HomeWhen Bruce Lee illegally fought Chuck Norris

When Bruce Lee illegally fought Chuck Norris

Bruce Lee and Chuck Norris represent the two most fabled hardmen in history. Whilst Bruce’s fists were so fast he may as well have been called Sudden Lee, it was also rumoured for a time that Chuck Norris actually sported a third fist under his beard. In short, we’re dealing with two movie stars apparently so tough in real life that they have been mythologised as almost superhuman, even off-screen.

The fight hype between the pair also differed wildly from the trash talk that dominates these days. Chuck Norris’ blue corner appraisal of Lee was a glowing one, as he once stated: “The truth is Lee was a formidable opponent with a chiselled physique and technique. I totally enjoyed sparring and just spending time with him.”

Adding: “He was as charismatic and friendly in the ring and at home as he was on film. His confidence and wit were dazzling, and sometimes even debilitating to others. […] Lee was lightning fast, very agile and incredibly strong for his size.”

And in the red corner, Lee was equally glowing about Norris during their time together as the pair grew to be friends and collaborators in pioneering new ways to bring martial arts to the big screen. However, he was never likely to be pressed on whether he would have bettered Norris in a fight, living instead by the philosophy: “Showing off is the fool’s idea of glory.” That being said, he also wasn’t afraid to break the rules to get things moving.

In 1972, the duo starred opposite each other in The Way Of The Dragon. This was Lee’s third Kung Fu film, and it saw him take complete creative control, penning the script and directing the project. The grand finale of the Kung Fu epic is one of the most iconic scenes in the history of the genre as Lee and Norris face off in the Colosseum. Lee had been inspired by Spartacus and saw the grand Roman stage as the perfect place for a physical clash of cultures to occur. The main issue was that it was illegal to film there, let alone fight!

While Norris’ evaluation of Lee mentions everything from his lightning speed to his stone-carved abs and philosophical persona, the one key element it misses is just how resourceful the martial arts master was. Thus, when it came to filming in the Colosseum, Lee fought the law, and Lee won. A second philosophy he lived by was ‘when there is a will, there is a way’, and that was certainly in operation during his directing of The Way of the Dragon.

Lee actually took to bribing Roman officials so that they would permit entry into the Colosseum to him and his crew. This came under the unfortunate proviso that any equipment had to be smuggled in via backpacks, and they had to pretend to be tourists. It just so happened that at one point, two unassuming tourists stripped to the waist to reveal that they were He-Man incarnate and began battering the hell out of each other as a mass of people with video recorders watched on.

Absconded away in some far corner of the Colosseum, the pair had only an hour or so to get the sequence filmed. Thus, naturally, things got a little frantic, and a few genuine blows were landed amid the melee of quick-cut scenes. With such a short window and the threat of security closing them down at any time, all health and safety went out of the window, and the two ‘had at it’ in one of the quickest martial arts sequences ever filmed (in both senses).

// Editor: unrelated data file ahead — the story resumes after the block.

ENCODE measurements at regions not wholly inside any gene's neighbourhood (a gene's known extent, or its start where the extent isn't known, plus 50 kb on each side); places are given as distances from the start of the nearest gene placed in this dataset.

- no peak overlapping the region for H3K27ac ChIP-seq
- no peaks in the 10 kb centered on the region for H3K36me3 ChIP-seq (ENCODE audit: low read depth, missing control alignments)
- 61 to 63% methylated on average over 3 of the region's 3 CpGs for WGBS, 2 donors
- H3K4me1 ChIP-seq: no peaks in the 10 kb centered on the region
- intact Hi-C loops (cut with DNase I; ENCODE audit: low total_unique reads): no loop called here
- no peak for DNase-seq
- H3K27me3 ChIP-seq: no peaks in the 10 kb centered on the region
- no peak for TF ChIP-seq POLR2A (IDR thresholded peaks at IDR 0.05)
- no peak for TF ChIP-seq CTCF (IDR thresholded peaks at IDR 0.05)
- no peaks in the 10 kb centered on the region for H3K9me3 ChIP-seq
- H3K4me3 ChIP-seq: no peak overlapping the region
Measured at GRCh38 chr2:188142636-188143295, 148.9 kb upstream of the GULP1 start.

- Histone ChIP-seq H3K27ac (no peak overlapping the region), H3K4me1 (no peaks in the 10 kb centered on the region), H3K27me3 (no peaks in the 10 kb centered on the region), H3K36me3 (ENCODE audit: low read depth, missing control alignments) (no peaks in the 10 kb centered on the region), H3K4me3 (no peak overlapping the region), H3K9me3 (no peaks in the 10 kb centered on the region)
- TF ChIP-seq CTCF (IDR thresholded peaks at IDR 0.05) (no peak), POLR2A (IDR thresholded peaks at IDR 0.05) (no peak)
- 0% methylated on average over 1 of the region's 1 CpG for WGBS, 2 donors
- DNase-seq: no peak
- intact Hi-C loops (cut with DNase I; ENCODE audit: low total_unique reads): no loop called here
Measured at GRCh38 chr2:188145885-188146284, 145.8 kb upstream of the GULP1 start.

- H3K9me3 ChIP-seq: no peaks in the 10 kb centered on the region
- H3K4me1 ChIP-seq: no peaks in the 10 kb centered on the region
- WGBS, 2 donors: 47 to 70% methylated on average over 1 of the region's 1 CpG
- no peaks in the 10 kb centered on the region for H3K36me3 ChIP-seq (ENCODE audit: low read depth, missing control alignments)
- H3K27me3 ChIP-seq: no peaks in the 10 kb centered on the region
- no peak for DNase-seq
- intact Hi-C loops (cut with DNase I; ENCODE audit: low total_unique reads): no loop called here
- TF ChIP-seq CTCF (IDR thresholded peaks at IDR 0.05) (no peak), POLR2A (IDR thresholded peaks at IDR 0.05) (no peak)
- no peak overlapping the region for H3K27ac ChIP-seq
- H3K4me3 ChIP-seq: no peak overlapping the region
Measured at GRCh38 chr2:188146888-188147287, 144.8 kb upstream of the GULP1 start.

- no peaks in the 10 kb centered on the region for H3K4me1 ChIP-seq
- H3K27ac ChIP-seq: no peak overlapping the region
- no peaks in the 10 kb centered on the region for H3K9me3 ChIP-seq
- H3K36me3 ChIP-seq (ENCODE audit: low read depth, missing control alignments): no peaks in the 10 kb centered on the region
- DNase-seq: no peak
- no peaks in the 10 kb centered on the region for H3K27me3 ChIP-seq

Thus, now when you watch the zenith of Kung Fu fight sequences back very little of it was actually cut. The vast majority of the clash of titans unspools as it happened in some shadowy corner of a Roman monument where the law was temporarily quashed to allow for one of the greatest combat sequences ever to occur. Additional shots were then put together in a Hong Kong studio and the rest is history. Good job they had trained and sparred together for around two years beforehand in Lee’s backyard.

As Norris would later conclude: “Bruce Lee learned from everybody. He had a very open mind. He never believed in only one martial arts style or that one was superior. He believed that everything had strengths and weaknesses and that we should find the strengths in each method.” Clearly, one of those methods was to do anything to get the job done and The Way of the Dragon certainly benefits from that.

The film itself was an awesome act of innovation that showed Lee sweated over the finer details as much as he did in the throes of combat. The fight sequences used uniquely angled lighting to make the fighters look larger-than-life, and certain comical elements in between were embraced in a fashion that many other films of the genre failed to grapple with. In the process, he imbued the movie with a comic book feel that we are probably still seeing the reverberating influence in Marvel movies and modern action outings.

As a result, the movie became a monumental moment for Kung Fu films and inspired a legion of Americans to take them seriously. Suddenly, the Asian market became a global one and martial arts practice spread by proxy. Thus, it is a measure of the movie that Lee’s new moves, like his legendary oblique kick, would later enter true combat when Jon Jones utilised it in the UFC. If doesn’t prove the prowess of Lee, then nothing will.

Now, the movie is regarded as Lee’s opus. His wife, Linda Lee Cadwell, agrees with that appraisal and opines that it was her husband’s finest work. The zenith of the masterpiece, however, is definitely this covert fight which might be partly the product of a crafty bribe, but perhaps the bigger picture is the arduous 45 hours that went into meticulously choreographing the scrap long before they set foot in fateful Rome.

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